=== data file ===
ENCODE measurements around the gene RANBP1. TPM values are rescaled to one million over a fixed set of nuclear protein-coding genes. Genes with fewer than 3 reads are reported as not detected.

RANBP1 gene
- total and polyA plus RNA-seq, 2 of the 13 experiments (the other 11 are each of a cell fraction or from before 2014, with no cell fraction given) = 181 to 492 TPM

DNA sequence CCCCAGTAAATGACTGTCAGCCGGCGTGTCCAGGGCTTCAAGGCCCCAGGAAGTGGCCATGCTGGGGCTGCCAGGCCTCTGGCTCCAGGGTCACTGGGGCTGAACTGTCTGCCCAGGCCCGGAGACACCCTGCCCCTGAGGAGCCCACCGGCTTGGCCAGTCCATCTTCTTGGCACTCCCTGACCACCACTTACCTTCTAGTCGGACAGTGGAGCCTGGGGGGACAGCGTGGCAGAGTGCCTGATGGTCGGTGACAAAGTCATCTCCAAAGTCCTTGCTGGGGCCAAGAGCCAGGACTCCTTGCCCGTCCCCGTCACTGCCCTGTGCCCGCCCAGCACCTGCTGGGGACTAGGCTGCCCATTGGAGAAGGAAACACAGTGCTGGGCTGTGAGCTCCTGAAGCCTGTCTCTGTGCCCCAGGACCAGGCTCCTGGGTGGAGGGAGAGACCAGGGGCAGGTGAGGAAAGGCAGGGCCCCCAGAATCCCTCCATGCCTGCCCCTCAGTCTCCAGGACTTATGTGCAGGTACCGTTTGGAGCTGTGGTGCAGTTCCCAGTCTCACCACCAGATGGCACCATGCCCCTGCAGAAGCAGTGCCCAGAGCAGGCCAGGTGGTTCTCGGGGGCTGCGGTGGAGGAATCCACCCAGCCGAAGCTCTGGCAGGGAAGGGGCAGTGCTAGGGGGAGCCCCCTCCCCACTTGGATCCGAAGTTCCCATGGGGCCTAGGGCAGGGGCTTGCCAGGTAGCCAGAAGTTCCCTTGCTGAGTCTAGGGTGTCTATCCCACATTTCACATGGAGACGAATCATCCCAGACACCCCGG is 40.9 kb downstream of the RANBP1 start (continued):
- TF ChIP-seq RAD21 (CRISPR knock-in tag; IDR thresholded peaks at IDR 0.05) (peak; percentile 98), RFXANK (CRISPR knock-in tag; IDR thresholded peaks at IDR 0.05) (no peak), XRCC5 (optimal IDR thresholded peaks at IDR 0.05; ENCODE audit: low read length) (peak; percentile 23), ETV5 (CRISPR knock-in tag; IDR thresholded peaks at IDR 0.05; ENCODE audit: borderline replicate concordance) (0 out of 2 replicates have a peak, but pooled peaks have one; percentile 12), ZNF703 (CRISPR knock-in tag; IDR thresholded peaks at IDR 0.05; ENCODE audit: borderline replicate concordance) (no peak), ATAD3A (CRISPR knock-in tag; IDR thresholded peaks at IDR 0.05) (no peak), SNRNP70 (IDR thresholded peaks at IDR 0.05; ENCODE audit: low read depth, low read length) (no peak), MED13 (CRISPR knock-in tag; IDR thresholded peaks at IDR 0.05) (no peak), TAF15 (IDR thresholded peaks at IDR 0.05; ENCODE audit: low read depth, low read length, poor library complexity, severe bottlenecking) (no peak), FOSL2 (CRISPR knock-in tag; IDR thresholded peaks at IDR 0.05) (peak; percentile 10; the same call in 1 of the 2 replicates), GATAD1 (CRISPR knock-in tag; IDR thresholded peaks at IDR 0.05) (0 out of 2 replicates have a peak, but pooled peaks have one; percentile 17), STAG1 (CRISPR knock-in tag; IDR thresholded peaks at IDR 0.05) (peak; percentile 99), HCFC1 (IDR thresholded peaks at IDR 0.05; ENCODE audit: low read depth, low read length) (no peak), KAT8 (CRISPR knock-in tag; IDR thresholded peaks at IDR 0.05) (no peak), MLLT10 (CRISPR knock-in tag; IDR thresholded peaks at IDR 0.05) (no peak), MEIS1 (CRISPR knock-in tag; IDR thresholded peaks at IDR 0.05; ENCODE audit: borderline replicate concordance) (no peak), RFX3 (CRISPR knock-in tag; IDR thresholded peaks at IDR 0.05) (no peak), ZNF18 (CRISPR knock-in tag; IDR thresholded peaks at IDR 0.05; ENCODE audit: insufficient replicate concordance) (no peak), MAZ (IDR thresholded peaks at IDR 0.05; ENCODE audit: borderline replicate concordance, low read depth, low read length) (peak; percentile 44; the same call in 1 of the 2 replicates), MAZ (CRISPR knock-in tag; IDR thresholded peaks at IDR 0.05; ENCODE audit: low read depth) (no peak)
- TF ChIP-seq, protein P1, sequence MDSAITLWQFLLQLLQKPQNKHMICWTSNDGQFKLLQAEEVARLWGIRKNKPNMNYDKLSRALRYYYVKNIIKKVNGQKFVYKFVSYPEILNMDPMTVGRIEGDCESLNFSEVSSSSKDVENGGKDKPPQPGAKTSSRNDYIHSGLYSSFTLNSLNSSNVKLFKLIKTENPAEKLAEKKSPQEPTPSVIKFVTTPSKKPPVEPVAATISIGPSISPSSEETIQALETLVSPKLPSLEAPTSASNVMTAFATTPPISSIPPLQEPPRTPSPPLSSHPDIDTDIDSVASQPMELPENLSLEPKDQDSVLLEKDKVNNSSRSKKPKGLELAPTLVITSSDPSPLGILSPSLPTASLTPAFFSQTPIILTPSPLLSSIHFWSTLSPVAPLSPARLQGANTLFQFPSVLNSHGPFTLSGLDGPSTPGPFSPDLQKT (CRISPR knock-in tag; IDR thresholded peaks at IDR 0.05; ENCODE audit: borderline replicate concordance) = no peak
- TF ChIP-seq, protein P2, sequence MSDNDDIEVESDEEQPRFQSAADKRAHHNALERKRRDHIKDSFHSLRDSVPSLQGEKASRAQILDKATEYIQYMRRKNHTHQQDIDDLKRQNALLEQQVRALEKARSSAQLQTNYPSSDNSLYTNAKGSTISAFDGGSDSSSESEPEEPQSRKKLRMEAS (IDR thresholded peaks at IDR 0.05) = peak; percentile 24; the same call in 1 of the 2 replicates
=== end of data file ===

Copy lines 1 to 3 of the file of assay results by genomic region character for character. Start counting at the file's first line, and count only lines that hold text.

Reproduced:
ENCODE measurements around the gene RANBP1. TPM values are rescaled to one million over a fixed set of nuclear protein-coding genes. Genes with fewer than 3 reads are reported as not detected.

RANBP1 gene
- total and polyA plus RNA-seq, 2 of the 13 experiments (the other 11 are each of a cell fraction or from before 2014, with no cell fraction given) = 181 to 492 TPM